Covering J2EE Security and WebLogic Topics

RoleManager Audit Events in WebLogic

Want to fill up your audit logs quickly? Set the auditor’s severity to INFORMATION and you’re well on your way. In this post we’ll take a closer look and see if the information gained is worthy of the disk space and processing time.

More is Better, Right?

It’s natural to expect that audit logs won’t be as "chatty" as application logging. After all, you’d typically only expect one or a handful of authorization events for each accessed resource. Application logging, on the other hand, might spew dozens of lines per request depending upon the logging level.

With this in mind, your security officer or well-meaning admin might see that the WebLogic DefaultAuditor is initially set to a severity of ERROR leaving not one but TWO severity levels untapped. More security data has to be good, right?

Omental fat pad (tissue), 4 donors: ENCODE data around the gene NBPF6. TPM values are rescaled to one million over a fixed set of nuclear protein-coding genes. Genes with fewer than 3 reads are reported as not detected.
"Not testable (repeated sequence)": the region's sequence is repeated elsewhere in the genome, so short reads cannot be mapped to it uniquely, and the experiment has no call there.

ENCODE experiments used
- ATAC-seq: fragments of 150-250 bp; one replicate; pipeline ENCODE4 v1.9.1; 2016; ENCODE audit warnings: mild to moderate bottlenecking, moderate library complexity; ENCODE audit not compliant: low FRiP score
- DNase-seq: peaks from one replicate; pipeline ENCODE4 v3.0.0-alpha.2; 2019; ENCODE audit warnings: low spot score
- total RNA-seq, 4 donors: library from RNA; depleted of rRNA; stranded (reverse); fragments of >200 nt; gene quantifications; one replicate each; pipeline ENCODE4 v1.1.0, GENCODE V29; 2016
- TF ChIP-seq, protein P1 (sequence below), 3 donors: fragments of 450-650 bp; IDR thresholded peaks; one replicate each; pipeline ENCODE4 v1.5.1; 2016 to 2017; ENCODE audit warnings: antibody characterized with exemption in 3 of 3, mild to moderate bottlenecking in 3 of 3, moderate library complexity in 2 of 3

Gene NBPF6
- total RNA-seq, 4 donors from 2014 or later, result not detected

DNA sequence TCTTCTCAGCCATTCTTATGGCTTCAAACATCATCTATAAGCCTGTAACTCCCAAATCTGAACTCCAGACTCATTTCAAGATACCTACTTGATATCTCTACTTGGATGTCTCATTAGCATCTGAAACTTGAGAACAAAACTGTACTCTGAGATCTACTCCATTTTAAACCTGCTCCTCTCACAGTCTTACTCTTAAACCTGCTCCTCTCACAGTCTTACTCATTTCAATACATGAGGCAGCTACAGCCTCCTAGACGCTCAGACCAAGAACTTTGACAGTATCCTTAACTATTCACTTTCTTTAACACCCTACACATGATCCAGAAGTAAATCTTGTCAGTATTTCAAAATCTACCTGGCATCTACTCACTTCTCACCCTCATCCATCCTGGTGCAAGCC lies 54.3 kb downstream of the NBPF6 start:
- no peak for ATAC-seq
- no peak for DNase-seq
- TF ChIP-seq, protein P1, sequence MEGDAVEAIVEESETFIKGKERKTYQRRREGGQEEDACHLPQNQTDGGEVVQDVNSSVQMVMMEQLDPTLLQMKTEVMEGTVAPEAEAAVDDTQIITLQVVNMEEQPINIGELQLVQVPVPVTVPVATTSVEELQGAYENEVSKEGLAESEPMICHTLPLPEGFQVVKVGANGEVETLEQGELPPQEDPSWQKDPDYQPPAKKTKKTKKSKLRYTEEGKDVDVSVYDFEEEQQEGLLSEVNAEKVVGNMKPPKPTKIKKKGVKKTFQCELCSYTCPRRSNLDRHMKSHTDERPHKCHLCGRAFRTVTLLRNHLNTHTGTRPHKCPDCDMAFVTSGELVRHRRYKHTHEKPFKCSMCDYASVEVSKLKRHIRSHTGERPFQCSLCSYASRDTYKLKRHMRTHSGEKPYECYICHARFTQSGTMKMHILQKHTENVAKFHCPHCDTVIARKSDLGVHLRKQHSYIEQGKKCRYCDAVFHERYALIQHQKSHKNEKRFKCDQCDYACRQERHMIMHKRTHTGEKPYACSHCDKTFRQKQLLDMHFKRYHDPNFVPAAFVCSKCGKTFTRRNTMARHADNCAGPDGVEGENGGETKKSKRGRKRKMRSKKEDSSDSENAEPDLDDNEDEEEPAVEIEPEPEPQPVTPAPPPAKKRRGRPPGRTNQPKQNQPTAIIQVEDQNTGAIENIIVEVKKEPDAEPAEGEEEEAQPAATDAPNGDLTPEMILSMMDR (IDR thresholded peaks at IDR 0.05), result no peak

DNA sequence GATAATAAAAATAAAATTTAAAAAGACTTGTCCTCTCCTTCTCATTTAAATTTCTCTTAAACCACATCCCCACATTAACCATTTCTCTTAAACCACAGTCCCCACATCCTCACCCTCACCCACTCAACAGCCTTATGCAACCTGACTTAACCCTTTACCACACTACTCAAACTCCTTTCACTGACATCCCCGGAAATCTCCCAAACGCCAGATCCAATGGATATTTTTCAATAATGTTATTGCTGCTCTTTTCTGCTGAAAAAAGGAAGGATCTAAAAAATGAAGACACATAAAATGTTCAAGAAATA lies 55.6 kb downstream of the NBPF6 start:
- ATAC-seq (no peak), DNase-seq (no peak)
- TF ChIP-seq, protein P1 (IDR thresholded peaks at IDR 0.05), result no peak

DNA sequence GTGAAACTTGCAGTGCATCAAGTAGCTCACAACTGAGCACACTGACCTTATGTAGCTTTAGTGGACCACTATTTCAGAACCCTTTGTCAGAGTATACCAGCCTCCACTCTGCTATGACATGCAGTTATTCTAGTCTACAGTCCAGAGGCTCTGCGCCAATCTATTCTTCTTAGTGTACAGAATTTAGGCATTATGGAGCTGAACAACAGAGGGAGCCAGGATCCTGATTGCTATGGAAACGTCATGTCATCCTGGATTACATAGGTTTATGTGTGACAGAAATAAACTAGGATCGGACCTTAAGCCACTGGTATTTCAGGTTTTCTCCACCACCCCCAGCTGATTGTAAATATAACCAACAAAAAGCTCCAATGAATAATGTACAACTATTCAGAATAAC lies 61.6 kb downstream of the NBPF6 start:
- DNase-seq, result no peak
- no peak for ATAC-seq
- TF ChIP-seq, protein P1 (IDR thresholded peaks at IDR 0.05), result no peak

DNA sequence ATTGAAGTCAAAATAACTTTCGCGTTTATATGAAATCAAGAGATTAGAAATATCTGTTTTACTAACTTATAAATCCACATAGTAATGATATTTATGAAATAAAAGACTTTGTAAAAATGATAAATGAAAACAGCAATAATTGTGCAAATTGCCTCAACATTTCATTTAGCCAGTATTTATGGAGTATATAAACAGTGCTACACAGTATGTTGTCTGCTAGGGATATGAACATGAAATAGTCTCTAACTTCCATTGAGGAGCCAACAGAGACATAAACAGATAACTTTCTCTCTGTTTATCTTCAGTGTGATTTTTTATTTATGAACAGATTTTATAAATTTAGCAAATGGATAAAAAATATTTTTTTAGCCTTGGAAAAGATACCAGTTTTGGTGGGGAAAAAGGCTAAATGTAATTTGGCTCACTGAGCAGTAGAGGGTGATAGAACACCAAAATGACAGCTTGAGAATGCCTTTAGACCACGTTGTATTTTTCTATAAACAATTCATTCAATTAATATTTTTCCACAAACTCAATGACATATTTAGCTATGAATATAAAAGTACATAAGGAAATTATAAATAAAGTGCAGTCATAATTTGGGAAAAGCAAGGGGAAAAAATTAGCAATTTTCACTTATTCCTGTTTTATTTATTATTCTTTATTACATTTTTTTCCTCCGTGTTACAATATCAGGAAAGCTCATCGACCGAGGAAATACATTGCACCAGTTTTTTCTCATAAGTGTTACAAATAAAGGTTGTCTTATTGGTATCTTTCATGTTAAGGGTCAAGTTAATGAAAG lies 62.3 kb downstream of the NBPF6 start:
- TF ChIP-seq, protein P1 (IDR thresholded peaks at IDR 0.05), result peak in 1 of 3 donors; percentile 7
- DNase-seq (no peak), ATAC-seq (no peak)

Not necessarily. Besides INFORMATION, the other severity level below ERROR is WARNING. I’ve never seen a WARNING event from the out-of-the-box providers. That’s not to say they don’t exist — just that I’ve never seen one. The INFORMATION severity is the lowest level which only seems to include a certain class of Role Manager events.

Role Manager audit events can be sourced from a Role Mapping provider or an Authorization provider. Useful Role Manager events can happen at the SUCCESS and FAILURE levels, but the INFORMATION-level events are highly repetitive and provide little bang for buck. Here are a couple of examples:

#### Audit Record Begin <Jun 26, 2007 9:20:01 PM> <Severity =INFORMATION> <<<Event Type = RoleManager Audit Event ><Subject: 2
Principal = class weblogic.security.principal.WLSUserImpl("weblogic")
Principal = class weblogic.security.principal.WLSGroupImpl("Administrators")
><<adm>><type=<adm>, category=Configuration><>>> Audit Record End ####